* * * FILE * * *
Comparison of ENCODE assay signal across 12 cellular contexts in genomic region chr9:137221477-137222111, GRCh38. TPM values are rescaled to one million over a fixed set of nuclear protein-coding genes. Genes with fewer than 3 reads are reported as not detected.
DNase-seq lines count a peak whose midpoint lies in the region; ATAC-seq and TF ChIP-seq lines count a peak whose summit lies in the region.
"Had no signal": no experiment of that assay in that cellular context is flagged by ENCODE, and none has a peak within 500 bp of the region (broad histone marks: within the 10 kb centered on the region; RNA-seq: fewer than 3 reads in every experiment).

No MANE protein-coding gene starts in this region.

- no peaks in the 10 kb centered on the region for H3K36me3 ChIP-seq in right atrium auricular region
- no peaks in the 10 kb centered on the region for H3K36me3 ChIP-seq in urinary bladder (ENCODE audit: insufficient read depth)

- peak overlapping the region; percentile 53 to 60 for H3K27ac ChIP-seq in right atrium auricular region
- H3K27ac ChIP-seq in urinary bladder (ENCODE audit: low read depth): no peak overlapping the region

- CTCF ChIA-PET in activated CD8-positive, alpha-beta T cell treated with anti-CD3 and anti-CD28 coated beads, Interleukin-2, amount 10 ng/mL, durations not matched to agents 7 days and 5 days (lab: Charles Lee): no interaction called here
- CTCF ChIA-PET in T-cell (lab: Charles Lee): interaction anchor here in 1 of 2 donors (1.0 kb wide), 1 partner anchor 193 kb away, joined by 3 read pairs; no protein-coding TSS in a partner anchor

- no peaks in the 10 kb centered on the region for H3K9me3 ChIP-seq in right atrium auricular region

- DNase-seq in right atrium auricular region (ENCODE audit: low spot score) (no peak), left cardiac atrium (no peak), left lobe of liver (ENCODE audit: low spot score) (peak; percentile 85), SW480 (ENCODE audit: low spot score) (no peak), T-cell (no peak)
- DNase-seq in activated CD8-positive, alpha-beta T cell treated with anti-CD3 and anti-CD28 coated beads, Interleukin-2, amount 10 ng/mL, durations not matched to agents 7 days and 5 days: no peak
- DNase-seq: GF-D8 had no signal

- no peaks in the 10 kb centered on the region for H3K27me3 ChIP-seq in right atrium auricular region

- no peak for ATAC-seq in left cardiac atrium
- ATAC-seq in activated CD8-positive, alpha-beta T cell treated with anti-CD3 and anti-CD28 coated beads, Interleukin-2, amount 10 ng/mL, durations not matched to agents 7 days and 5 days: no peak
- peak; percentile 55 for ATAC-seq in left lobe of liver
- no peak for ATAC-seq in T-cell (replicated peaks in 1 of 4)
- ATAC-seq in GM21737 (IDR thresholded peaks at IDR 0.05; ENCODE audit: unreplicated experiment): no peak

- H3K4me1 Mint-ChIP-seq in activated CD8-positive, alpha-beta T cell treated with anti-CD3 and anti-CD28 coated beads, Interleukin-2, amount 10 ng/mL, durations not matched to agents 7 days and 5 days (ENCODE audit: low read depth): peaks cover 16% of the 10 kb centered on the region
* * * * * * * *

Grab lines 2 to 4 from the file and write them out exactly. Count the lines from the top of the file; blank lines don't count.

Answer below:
DNase-seq lines count a peak whose midpoint lies in the region; ATAC-seq and TF ChIP-seq lines count a peak whose summit lies in the region.
"Had no signal": no experiment of that assay in that cellular context is flagged by ENCODE, and none has a peak within 500 bp of the region (broad histone marks: within the 10 kb centered on the region; RNA-seq: fewer than 3 reads in every experiment).

No MANE protein-coding gene starts in this region.